Murals at Newport History Museum tell stories of city’s past
NKU students collaborate on creative projects
July 26, 2019
A museum is as close as you can get to witnessing history. It is a place where the past world comes to life. You can see things at a museum that you are unable to experience anywhere else. Today, we had the opportunity to travel to the Southgate street museum, which once stood as a segregated school for African-American students.
The school’s organizers strived for all their students to gain a good education, even with desks that couldn’t even fit a book on, no bathrooms and over a hundred students in a building that is smaller than a two-story house, according to Scott Clark, Newport’s preservation officer, who also serves as a volunteer director of the museum.
Today, the building still stands in its original location with the same goal as the school—education. It shows the history and the different experiences, limited space and limited materials and how they overcame this.
The school taught two grades in each classroom. That’s not two classrooms in each grade, but two grades in a classroom. At Mason High School, the school where I attend, we have over 50 classes for each grade.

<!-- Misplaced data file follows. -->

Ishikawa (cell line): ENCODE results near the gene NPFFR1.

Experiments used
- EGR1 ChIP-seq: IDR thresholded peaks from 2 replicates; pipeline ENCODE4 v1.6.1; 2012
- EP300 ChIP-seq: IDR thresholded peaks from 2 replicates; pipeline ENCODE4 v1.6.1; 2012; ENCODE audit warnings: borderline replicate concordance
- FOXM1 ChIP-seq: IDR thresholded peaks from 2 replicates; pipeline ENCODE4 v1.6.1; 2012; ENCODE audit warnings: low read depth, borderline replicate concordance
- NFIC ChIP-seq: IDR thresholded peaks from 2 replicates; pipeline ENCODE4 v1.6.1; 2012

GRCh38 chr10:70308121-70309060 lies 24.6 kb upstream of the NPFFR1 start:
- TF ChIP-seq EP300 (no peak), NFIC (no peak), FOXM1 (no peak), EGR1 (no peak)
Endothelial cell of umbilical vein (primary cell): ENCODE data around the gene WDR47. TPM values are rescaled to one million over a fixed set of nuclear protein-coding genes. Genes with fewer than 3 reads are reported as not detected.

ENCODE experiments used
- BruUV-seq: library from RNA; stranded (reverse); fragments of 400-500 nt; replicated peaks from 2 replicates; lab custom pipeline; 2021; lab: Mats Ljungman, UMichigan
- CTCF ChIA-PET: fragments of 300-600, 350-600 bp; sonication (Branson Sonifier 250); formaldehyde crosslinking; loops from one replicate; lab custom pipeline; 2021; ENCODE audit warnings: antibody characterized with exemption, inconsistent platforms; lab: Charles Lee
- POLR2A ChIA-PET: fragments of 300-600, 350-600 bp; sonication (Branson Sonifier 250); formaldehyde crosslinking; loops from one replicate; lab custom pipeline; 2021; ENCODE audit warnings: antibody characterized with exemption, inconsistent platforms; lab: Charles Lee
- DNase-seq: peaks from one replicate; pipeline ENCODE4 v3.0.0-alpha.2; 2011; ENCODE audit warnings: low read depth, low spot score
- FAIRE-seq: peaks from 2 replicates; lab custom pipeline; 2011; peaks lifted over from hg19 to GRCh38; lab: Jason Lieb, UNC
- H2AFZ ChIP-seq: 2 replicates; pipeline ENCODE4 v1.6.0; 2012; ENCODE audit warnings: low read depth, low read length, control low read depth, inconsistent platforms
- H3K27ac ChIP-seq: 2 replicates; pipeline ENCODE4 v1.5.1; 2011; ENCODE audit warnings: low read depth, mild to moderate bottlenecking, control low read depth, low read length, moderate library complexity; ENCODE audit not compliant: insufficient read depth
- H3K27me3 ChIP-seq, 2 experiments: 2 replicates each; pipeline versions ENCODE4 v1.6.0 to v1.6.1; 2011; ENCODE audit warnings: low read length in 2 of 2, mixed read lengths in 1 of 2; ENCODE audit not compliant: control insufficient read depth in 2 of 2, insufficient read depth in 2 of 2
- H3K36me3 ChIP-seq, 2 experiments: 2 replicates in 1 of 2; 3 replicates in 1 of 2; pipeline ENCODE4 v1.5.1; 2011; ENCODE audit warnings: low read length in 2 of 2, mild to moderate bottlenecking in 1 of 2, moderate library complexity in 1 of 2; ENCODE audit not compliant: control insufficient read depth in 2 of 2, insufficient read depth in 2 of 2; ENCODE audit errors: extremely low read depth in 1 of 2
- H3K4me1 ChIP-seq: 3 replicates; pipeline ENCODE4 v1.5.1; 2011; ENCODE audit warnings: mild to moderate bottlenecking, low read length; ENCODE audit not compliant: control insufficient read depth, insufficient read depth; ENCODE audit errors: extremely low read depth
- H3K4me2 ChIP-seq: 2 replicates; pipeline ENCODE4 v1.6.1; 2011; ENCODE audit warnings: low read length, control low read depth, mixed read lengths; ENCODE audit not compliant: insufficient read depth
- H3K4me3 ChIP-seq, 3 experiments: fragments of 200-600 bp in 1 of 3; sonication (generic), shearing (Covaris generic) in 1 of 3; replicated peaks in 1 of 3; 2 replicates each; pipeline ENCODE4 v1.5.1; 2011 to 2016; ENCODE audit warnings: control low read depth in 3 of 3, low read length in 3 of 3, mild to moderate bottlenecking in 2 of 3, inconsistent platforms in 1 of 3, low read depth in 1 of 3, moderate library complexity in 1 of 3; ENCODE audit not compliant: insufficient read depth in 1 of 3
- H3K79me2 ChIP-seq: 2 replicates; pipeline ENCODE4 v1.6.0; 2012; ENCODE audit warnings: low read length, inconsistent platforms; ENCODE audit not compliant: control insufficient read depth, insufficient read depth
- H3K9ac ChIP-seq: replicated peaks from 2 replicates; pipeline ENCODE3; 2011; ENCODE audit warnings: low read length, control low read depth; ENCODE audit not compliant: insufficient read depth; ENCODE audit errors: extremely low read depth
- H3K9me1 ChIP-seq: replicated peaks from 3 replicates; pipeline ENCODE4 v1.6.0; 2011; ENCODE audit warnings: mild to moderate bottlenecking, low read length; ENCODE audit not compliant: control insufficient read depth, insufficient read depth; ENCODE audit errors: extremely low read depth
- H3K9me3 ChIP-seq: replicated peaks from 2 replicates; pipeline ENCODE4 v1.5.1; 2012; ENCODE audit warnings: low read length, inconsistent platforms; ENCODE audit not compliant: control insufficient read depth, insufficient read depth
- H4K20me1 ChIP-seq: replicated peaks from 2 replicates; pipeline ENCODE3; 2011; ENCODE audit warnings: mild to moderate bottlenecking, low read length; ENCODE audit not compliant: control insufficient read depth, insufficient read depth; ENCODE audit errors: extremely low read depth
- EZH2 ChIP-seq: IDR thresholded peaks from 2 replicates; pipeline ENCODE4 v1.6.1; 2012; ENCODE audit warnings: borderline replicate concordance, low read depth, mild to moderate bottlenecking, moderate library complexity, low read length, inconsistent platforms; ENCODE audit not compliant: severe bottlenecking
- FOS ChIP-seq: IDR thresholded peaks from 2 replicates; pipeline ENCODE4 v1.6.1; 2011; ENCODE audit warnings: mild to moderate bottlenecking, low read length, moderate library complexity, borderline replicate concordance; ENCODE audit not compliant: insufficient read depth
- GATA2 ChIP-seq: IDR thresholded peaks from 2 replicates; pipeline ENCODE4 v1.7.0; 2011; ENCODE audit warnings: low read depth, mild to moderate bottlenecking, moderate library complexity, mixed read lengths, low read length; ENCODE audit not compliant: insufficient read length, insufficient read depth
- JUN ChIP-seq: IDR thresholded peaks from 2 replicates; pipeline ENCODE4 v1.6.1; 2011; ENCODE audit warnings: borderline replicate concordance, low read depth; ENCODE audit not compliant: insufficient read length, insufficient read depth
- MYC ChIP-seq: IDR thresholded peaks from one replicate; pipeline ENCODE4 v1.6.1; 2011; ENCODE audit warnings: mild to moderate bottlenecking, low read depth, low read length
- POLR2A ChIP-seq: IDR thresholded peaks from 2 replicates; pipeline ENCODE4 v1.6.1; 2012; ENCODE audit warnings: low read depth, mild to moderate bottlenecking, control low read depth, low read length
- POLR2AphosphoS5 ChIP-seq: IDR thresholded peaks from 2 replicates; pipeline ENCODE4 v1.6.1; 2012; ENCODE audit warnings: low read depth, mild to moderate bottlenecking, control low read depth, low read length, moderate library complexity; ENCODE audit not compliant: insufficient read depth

Although the museum in the school has been there for a while, one thing that has not are the four beautiful murals on the brick wall of a printing press building. Each of the four represented the history of Newport, Kentucky during different time periods.
One of the murals was made to honor the firefighters. It shows them putting out a fire in 1970. Another one shows a teacher helping her young students learn at a segregated school. The third one shows the Ohio River and the sea levels that rose and lowered throughout the early 1900s. Finally, the last one features the Newport gangsters back in the early to mid 20th century.
The murals were made by students taking painting classes at NKU. One student who worked on this project is Maddie Filamonov. She described the process for making these murals as atypical.
“A lot of times with murals, one artist does the design,” Filamanov said.
But in this project, groups of 3 to 5 worked on each mural. Also, each of the students would work on each of the murals. Filamonov also points out that, “a lot of people tend to forget about their local history.” She hopes people “can see a little bit of history or see history they didn’t know about.”
Overall, these murals show the history of the city of Newport, which can be overlooked sometimes by the people who live there. Instead of writing about these events that made paintings that observers could visualize in their heads for the rest of their lives. After all, a painting tells a thousand words.